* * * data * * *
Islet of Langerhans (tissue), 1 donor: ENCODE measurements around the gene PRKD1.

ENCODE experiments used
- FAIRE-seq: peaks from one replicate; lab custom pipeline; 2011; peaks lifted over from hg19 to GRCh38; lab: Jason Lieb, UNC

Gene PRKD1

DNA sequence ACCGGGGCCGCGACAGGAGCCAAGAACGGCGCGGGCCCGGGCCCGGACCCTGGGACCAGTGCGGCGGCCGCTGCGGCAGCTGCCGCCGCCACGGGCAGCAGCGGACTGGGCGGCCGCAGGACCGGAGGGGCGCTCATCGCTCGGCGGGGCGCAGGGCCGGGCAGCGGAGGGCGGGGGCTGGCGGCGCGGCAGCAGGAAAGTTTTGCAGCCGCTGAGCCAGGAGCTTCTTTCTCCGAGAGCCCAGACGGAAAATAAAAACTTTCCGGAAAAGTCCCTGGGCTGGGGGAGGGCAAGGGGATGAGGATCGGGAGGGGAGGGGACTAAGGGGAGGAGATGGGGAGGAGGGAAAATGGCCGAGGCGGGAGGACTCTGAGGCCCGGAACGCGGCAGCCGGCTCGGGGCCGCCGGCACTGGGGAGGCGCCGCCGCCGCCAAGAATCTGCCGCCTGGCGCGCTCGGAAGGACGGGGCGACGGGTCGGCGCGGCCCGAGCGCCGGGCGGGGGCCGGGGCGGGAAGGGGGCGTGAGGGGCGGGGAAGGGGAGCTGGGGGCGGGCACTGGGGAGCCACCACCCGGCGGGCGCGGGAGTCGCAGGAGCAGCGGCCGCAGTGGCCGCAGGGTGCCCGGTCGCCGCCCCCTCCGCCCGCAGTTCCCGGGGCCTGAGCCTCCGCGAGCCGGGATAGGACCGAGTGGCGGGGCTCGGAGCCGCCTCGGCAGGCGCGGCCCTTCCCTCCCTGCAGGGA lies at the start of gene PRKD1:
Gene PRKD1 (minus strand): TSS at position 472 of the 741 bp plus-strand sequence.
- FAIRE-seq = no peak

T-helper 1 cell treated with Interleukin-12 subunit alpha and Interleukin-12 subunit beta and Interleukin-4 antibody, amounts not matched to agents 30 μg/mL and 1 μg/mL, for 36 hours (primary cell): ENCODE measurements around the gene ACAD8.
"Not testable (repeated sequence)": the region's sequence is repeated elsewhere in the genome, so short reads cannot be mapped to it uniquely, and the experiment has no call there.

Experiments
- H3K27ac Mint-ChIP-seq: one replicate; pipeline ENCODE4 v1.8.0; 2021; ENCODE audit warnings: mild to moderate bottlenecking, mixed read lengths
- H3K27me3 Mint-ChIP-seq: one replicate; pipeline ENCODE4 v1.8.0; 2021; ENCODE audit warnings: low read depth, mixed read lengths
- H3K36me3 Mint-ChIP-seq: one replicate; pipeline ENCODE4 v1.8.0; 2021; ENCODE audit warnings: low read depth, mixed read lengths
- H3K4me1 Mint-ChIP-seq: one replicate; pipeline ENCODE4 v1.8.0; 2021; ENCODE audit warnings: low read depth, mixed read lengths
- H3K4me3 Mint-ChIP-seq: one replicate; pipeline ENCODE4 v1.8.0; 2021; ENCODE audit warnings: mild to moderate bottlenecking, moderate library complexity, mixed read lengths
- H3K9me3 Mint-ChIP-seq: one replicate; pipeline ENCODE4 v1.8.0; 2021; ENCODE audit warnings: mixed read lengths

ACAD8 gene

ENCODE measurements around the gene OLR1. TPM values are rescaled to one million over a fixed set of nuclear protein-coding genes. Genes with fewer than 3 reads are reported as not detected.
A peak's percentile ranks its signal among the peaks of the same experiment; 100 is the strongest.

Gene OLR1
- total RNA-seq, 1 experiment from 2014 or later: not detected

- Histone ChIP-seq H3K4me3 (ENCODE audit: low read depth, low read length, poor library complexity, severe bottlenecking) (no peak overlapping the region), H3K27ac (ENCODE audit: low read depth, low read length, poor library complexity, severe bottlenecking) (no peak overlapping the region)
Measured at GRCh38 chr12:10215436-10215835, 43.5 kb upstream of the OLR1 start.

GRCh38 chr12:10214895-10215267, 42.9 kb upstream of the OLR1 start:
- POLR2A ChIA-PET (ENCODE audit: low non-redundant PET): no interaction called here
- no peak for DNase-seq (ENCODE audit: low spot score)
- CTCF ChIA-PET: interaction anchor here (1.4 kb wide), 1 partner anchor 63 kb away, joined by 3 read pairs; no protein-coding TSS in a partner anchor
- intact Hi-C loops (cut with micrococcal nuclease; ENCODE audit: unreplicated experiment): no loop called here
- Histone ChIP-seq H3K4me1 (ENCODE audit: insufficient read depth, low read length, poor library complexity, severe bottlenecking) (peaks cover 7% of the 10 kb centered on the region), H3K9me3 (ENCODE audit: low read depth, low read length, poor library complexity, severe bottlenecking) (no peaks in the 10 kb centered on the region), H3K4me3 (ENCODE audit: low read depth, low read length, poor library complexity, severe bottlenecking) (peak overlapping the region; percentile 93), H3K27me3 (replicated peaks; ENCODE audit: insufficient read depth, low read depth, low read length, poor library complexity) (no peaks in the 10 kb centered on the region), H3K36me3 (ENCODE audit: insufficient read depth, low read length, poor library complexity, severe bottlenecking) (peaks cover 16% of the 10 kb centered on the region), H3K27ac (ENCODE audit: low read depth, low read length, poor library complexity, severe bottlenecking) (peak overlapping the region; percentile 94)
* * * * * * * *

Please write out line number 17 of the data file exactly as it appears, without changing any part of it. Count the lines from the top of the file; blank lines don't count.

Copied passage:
ACAD8 gene